While the question of whether cyber-security breaches from a personal computer cost a candidate the presidency may be the subject of debate for some years to come, the cost of that violation for one of America’s top investment houses is already clear: $1 million. In the financial sector, such lapses are being taken very seriously as demonstrated by what has been referred to as “the most significant SEC cyber-security-related action to date.”
700,000 Accounts Hacked
Despite being ranked in the top three of this year’s All-America Trading Team rankings, a venerable US investment bank allegedly failed to adopt federally mandated policies and procedures to adequately protect confidential customer information. According to the SEC, that breach resulted in an employee being able to access over 700,000 customer accounts from his home computer between 2011 and 2014 and transfer the data to his personal server. Then, apparently unbeknownst to him, his server was hacked by third parties who posted the information online between December 2014 and February 2015.
Serious Compliance Failures
According to the SEC complaint filed in the case, the bank failed to comply with well-known cyber-security regulations contained in Rule 30(a) of Regulation S-P, known as the “Safeguards Rule.” The complaint alleged that:
* The bank violated federal securities laws that require registered broker-dealers and investment advisers to adopt written policies and procedures reasonably designed to protect customer records and information;
* The bank’s policies and procedures were not reasonable due to the fact that two internal web applications or “portals” allowed employees to access customers’ confidential account information;
* The bank did not have effective authorization modules in place to protect the portals for more than ten years, which would have restricted employees’ access to customer data based on each employee’s legitimate business need; and,
* The bank did not audit or test the relevant authorization modules, nor did it monitor or analyze employees’ access to and use of the portals.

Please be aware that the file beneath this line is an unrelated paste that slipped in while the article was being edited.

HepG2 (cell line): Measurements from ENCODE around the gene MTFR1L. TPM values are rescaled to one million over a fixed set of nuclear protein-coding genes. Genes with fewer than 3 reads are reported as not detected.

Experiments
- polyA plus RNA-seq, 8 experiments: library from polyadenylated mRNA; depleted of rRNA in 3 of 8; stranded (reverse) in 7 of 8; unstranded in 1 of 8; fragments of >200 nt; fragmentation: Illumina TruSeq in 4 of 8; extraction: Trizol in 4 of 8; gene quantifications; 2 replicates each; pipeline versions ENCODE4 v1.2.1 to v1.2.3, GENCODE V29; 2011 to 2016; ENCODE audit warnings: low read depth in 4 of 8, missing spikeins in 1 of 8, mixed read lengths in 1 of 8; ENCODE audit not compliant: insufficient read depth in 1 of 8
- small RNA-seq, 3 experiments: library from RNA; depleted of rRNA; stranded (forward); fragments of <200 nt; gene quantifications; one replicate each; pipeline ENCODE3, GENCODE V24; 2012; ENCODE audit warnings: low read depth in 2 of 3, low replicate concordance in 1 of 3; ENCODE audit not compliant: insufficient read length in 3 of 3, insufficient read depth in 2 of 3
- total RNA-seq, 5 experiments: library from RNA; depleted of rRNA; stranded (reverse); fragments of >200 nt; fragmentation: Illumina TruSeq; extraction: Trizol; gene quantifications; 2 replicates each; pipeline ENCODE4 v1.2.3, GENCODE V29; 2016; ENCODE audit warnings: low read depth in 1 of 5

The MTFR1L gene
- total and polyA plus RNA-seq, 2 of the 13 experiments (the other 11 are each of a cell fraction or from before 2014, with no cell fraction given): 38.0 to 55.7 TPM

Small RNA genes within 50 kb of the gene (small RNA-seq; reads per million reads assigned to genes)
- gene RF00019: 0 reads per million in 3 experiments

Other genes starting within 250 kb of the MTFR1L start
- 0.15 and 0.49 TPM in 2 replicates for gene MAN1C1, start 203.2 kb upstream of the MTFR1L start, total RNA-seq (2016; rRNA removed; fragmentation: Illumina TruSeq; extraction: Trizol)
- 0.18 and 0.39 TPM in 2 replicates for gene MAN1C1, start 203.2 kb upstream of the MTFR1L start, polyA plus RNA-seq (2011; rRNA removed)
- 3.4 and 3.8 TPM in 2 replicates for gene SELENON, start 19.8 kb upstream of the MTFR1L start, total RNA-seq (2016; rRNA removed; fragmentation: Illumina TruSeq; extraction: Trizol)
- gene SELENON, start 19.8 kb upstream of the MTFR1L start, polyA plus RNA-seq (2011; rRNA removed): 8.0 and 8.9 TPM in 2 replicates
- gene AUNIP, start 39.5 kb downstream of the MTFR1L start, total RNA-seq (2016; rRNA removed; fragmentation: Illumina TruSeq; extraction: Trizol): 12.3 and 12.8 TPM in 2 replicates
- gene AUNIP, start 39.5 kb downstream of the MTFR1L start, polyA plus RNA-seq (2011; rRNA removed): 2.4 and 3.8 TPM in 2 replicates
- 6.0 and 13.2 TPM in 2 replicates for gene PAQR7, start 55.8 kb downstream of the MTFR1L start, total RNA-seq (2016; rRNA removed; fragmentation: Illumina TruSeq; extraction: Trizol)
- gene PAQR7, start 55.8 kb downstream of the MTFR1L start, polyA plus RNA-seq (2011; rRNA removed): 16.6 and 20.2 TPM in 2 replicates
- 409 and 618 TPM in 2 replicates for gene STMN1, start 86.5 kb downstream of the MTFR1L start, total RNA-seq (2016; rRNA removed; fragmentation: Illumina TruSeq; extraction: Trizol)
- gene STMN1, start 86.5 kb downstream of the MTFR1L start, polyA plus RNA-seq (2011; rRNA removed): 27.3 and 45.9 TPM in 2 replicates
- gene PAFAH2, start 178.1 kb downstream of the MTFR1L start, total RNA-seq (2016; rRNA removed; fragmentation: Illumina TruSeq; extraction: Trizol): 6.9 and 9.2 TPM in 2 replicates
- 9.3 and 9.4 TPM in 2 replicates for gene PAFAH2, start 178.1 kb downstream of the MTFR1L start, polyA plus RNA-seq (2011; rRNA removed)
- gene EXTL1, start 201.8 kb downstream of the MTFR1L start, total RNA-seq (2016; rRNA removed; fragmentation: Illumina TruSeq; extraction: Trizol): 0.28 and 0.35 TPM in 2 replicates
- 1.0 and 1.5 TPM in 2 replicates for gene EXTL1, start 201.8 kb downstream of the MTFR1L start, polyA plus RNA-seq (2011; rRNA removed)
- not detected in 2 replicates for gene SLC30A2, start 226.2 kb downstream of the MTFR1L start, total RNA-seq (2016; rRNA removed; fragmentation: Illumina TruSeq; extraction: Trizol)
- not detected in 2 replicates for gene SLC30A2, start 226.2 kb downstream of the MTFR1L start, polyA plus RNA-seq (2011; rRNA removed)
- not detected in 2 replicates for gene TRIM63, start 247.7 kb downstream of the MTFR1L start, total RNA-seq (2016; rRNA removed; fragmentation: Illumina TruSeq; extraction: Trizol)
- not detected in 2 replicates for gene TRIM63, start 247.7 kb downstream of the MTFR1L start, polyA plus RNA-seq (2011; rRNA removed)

On the Other Hand…
According to one industry observer, the irony is that the bank in fact “did everything right,” and he cautioned that no regulated company is immune from inside cyber-security breaches. Furthermore, the bank’s response to the serious breach was exemplary: In December 2014, a posting appeared on an Internet site offering millions of account records including login data with passwords and instructions on how to purchase them. The records were being sold, not for U.S. currency, but in exchange for a virtual currency known as “Speedcoin,” a virtual relative of the better-known Bitcoin. The bank immediately discovered the posting due to the diligence of its routine tracking of suspicious websites, and the offer was removed the same day. The cyber-security breach was ultimately traced to the six-year veteran employee who was criminally charged—and, of course, fired.
Inside Employee Also Fined
In addition to the $1 million fine assessed against the bank, the former employee agreed to be barred from the industry (although he can reapply after five years), and he pleaded guilty to a one-count criminal charge of unauthorized access to a computer filed by the U.S. Attorney’s Office for the Southern District of New York. He was further sentenced to thirty-six months of probation and a $600,000 restitution order.